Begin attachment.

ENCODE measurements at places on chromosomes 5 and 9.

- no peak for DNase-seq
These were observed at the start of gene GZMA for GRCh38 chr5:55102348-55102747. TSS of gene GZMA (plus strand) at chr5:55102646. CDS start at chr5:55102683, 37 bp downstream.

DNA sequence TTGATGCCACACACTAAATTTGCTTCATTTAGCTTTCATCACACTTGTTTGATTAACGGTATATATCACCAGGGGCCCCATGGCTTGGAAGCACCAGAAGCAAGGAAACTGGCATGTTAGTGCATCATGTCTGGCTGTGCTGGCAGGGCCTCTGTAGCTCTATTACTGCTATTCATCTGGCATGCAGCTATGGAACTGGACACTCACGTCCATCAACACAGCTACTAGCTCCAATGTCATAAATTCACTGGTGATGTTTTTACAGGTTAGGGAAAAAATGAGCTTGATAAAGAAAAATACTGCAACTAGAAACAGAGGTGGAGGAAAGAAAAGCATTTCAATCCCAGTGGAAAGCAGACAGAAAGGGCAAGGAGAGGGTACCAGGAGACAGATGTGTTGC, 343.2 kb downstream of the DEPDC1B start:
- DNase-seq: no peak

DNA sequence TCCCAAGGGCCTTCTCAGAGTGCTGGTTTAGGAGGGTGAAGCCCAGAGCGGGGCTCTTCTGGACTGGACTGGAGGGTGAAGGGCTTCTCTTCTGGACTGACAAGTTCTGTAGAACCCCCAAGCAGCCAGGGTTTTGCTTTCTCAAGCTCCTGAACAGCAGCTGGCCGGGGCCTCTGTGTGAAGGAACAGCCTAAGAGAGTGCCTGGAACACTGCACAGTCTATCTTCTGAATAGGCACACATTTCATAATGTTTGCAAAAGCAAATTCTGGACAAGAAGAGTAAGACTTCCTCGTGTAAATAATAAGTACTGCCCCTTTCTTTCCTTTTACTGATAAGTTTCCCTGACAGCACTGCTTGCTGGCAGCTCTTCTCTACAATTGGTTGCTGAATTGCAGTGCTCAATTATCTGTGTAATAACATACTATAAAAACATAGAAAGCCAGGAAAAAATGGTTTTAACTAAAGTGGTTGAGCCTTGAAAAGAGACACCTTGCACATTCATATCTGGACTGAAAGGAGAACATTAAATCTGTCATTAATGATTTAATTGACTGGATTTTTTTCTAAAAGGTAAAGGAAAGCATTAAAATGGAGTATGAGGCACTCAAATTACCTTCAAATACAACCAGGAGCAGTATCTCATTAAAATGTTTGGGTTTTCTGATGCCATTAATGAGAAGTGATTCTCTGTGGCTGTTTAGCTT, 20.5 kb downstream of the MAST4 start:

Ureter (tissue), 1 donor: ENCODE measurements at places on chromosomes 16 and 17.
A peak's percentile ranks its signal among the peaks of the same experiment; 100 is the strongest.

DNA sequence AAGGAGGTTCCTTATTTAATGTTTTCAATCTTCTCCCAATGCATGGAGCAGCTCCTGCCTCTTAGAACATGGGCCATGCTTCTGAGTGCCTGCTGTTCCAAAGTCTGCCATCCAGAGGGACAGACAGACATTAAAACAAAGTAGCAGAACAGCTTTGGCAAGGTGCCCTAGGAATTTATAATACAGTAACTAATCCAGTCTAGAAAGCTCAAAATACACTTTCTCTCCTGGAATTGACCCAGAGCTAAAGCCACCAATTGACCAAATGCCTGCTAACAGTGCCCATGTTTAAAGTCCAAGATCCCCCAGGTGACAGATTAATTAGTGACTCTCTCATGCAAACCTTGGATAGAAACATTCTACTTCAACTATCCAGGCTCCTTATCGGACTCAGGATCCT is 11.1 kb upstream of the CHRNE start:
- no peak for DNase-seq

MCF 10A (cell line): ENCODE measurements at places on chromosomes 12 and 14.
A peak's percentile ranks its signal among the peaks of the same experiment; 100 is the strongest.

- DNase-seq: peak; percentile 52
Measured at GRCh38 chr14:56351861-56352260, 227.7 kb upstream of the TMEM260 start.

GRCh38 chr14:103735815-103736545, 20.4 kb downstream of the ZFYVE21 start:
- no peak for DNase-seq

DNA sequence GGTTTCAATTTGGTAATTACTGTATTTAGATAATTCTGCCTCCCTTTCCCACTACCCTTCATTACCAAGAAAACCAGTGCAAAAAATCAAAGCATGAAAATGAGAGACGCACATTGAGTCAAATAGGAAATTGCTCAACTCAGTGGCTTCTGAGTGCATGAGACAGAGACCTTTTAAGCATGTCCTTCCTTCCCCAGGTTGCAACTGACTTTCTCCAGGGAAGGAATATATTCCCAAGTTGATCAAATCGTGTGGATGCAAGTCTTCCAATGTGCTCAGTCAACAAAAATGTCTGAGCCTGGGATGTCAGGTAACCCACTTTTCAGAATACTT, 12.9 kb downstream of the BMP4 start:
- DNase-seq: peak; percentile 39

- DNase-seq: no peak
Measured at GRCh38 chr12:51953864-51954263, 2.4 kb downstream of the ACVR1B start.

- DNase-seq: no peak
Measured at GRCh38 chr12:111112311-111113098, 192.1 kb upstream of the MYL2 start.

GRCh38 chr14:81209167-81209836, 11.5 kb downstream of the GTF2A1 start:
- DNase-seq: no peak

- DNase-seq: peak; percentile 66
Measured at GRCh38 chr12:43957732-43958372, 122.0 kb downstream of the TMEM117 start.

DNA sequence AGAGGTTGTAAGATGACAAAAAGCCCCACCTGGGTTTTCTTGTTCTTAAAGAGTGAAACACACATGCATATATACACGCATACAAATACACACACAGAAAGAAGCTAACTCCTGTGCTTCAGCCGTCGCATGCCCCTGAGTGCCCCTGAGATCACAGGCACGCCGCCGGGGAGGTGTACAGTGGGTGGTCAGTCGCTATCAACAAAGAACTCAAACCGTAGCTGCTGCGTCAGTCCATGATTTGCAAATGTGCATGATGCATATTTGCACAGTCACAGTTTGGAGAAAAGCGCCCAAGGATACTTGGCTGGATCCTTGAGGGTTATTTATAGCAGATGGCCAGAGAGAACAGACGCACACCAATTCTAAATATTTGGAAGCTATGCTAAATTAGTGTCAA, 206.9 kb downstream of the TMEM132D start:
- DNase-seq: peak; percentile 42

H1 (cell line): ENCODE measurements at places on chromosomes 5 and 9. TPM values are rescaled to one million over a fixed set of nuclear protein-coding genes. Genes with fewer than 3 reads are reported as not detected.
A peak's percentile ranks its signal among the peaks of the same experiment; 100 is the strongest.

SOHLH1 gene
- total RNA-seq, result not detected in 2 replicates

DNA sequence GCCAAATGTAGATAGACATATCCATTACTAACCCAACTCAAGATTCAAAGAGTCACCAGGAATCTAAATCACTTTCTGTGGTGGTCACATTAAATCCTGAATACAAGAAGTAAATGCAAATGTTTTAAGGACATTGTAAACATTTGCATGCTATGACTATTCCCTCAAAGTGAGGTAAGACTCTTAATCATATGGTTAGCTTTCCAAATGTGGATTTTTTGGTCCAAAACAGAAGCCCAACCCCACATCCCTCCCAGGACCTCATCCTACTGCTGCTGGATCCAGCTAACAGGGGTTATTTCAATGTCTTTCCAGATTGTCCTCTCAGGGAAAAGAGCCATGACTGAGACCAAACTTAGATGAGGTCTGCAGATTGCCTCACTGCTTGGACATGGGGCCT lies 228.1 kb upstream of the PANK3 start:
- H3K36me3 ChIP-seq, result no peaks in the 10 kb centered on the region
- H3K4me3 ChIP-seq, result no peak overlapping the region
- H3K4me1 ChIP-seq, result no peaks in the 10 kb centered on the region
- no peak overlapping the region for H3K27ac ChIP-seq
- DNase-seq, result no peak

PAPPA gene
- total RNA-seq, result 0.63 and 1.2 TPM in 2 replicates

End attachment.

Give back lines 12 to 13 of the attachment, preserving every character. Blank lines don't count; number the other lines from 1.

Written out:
A peak's percentile ranks its signal among the peaks of the same experiment; 100 is the strongest.

- DNase-seq: peak; percentile 52